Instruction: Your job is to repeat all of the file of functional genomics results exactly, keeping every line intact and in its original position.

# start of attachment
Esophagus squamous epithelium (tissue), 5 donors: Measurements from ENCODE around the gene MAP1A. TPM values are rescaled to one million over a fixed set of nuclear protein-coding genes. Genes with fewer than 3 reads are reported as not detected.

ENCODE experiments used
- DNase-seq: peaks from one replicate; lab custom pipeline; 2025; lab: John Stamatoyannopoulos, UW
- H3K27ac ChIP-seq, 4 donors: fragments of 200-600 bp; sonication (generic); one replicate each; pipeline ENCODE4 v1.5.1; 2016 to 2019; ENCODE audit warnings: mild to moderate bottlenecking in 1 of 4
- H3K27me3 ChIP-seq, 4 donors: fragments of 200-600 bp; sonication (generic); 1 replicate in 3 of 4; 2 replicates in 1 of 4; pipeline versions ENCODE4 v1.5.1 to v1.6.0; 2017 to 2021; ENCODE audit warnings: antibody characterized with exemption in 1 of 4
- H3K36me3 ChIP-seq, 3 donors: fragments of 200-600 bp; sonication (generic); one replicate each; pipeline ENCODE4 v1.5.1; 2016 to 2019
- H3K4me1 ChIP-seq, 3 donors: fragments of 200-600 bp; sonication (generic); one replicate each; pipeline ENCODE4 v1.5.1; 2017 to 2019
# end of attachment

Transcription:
Esophagus squamous epithelium (tissue), 5 donors: Measurements from ENCODE around the gene MAP1A. TPM values are rescaled to one million over a fixed set of nuclear protein-coding genes. Genes with fewer than 3 reads are reported as not detected.

ENCODE experiments used
- DNase-seq: peaks from one replicate; lab custom pipeline; 2025; lab: John Stamatoyannopoulos, UW
- H3K27ac ChIP-seq, 4 donors: fragments of 200-600 bp; sonication (generic); one replicate each; pipeline ENCODE4 v1.5.1; 2016 to 2019; ENCODE audit warnings: mild to moderate bottlenecking in 1 of 4
- H3K27me3 ChIP-seq, 4 donors: fragments of 200-600 bp; sonication (generic); 1 replicate in 3 of 4; 2 replicates in 1 of 4; pipeline versions ENCODE4 v1.5.1 to v1.6.0; 2017 to 2021; ENCODE audit warnings: antibody characterized with exemption in 1 of 4
- H3K36me3 ChIP-seq, 3 donors: fragments of 200-600 bp; sonication (generic); one replicate each; pipeline ENCODE4 v1.5.1; 2016 to 2019
- H3K4me1 ChIP-seq, 3 donors: fragments of 200-600 bp; sonication (generic); one replicate each; pipeline ENCODE4 v1.5.1; 2017 to 2019